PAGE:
Friday, February 12, 2010

Facing Crisis

One of the most popular subjects in the Web is still the world financial crisis. Quite understandable why: directly or indirectly it affects lives of billions of people. And, no doubt, we are among those billions. Saying “we” I now mean those involved in business, more precisely – into software development business and software development outsourcing.

We observe that the world around us really changes, and the question is, what is the real impact of these massive shifts onto software business?

According to Wikipedia, Seeger, Sellnow and Ulmer give four defining characteristics of crisis. Such an event:

  1. Is unexpected,
  2. Creates uncertainty,
  3. Is seen as a threat to important goals,
  4. Causes need for changes.

Okay, in our everyday life we meet quite a lot of unexpected difficulties that create uncertainty rather often, and we do not call such situations crises, just issues or problems. So, it seems to me that discussing crisis we should focus only on the items #3 and #4: threat to important goals and need for changes.

As for important goals that are threatened, the software business as any other business has the same goal – sustainability, and crisis jeopardizes continuous attainment of this goal. Threat to this goal motivates us to struggle, and here we approach to #4: need for changes.

So, what can we change and how should we do it to fit new reality? Is there anything specific for our business?

Basically, in this context I do not see any dramatic difference between software business and any other business of the – say – rear echelon, not affected by the crisis directly like mortgage companies. All of us suffer because our clients forget about us: they now have a lot of more valuable things to think about, and thus all the additional non first-aid services or products are not asked for.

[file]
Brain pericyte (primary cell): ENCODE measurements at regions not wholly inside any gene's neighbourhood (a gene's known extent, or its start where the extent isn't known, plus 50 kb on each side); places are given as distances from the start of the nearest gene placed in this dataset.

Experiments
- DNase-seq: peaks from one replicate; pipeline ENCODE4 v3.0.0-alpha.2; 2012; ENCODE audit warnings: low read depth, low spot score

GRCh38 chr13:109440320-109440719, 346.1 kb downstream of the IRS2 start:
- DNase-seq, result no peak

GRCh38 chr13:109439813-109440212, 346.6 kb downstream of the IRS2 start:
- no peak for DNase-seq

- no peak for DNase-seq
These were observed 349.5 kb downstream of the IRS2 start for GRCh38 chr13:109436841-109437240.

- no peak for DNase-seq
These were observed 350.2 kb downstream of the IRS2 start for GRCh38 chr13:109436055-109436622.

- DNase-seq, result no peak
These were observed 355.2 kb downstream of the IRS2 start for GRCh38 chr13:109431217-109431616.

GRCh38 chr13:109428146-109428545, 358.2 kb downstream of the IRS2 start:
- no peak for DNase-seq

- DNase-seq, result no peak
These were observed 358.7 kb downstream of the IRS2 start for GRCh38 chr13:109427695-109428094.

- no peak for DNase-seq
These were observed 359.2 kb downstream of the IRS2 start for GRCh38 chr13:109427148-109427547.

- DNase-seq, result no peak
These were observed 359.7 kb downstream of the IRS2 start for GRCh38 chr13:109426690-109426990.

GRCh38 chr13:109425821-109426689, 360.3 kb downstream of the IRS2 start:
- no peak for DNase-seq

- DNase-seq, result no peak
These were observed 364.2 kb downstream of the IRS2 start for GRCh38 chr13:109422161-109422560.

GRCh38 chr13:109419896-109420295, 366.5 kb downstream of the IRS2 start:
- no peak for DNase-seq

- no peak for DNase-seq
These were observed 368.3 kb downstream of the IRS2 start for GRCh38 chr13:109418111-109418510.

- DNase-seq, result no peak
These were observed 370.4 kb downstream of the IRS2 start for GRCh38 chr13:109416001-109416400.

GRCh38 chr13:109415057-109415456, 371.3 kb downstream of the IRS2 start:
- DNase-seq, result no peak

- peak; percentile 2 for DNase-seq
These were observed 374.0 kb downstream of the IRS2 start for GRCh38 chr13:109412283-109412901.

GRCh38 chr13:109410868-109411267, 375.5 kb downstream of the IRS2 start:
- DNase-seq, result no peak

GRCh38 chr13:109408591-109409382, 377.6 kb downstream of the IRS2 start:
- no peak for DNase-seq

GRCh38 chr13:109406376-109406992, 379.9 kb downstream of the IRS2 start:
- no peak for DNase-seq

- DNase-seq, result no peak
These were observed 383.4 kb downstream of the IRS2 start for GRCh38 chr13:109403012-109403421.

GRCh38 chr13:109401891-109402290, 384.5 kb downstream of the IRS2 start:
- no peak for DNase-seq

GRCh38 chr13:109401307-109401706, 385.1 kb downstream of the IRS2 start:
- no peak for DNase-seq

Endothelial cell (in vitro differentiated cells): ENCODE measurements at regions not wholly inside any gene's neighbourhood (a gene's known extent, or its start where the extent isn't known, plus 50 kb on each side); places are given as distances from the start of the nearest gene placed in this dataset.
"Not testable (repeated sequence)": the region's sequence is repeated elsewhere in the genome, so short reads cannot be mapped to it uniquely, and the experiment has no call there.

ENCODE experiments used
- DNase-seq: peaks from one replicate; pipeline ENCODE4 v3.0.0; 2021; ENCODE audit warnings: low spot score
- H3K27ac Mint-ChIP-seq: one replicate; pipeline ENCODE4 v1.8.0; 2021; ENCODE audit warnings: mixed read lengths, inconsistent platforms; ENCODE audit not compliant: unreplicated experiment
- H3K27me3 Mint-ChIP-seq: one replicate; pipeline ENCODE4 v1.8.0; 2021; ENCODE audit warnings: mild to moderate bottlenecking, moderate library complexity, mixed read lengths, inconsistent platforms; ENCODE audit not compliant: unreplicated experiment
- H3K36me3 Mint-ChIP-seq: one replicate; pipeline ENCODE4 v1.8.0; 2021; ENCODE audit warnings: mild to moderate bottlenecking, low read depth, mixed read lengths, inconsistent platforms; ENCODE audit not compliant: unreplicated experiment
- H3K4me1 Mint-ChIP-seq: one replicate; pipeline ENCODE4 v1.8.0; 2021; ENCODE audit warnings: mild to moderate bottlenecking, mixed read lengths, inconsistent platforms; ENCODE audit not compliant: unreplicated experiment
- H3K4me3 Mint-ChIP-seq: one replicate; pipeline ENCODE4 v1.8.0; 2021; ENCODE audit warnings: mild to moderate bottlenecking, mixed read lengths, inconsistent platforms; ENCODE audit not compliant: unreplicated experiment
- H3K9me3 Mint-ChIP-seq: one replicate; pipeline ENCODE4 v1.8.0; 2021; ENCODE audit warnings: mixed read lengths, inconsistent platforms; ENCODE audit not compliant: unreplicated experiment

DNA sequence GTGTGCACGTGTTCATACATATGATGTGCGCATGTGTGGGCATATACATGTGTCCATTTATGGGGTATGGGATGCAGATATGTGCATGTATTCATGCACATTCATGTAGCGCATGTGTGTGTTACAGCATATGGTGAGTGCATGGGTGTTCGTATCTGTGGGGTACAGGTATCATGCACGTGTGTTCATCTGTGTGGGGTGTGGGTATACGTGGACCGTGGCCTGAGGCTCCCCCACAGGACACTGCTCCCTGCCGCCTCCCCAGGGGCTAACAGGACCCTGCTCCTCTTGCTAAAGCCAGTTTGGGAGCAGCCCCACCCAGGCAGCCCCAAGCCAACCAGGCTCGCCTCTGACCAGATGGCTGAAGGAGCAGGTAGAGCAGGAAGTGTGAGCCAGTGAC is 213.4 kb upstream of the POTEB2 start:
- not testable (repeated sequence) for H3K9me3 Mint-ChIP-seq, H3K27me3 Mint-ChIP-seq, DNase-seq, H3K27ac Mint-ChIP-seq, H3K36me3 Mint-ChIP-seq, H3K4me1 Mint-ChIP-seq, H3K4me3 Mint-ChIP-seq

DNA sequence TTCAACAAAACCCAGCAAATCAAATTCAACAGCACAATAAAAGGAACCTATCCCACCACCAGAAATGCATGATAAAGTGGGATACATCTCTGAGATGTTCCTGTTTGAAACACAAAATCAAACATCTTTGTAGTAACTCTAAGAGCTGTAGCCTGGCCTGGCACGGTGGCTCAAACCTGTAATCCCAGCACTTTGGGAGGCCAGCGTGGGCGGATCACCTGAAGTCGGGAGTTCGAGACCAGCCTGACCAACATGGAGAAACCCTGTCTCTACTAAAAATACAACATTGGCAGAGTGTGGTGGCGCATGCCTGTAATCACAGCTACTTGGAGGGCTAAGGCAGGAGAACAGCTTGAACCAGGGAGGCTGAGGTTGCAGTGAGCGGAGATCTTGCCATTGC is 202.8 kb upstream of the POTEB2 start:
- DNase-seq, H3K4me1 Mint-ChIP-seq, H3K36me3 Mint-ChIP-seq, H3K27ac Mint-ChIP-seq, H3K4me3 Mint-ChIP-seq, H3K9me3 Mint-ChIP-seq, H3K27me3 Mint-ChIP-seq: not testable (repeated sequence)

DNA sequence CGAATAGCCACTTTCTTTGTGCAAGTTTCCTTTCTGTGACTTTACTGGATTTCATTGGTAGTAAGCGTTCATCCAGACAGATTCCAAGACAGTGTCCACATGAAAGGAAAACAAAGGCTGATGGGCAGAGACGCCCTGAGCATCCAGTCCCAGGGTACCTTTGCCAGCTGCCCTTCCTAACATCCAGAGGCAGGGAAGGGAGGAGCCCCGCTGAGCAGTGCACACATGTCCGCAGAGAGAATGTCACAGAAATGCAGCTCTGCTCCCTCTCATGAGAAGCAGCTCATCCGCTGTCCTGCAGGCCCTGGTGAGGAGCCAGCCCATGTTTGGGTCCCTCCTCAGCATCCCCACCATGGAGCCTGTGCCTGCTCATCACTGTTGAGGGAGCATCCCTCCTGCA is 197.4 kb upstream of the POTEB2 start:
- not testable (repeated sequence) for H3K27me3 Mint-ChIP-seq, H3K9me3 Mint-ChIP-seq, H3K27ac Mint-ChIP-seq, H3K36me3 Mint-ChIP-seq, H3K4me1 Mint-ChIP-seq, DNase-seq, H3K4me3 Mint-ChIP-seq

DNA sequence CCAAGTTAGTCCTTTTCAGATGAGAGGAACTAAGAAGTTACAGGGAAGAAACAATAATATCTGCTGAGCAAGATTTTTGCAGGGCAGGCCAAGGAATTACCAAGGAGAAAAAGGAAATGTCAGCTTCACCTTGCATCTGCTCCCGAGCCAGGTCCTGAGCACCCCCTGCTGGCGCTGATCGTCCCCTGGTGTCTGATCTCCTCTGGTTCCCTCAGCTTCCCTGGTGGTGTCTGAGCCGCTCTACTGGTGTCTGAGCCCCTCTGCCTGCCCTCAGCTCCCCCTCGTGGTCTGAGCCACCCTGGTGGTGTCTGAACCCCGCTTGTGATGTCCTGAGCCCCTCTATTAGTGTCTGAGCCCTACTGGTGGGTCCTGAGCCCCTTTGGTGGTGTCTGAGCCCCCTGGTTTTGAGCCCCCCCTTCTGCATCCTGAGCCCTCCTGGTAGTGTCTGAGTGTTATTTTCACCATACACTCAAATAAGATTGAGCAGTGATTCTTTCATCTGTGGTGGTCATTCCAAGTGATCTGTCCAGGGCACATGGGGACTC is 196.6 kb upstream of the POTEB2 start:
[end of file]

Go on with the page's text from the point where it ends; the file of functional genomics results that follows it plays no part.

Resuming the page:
It looks like clients just vanish. Our services are still of good quality, they are even cheaper than they were yesterday, but nobody shows a bit of desire to buy them. When McDonald’s found itself unable to sell beef-based Big Mac in India, they were in better situation, since Hindu people worshipping cow and thus hating Big Mac, still had money and were eager to buy something from the world-known brand. So, McDonald’s just changed beef for lamb (or for chicken), “Big Mac” for “Maharaja Mac, and – that’s it: clients purchase these new Macs and pay money for them. Somewhat different is now with our clients: they just do not take any notice of us.

What is regular market at non-crisis times? Crowd of clients and crowd of vendors. Clients are interested in being aware of the services and products they might get from the vendors, and in general, clients are ready to purchase some services and products. Vendors also behave in their usual manner jumping up and down on the spot, pushing competitors apart, raising their hands and screaming “Choose me, I obtain perfect skills and expertise!”, or “Choose me, I will do it cheaper!”, or “Choose me, I am guru in PM!”, or “Choose me, I am better educated!”, or whatever else. Now it’s all the same except that almost all clients are absorbed in their own thoughts and do not look at the crowd of vendors at all.

It turns out that habitual jumping, screaming and handing competitors off is not a good idea now. It does not work for this new crisis-affected market. Time to rethink models of behavior? My suggestions for it to follow later, in the next post.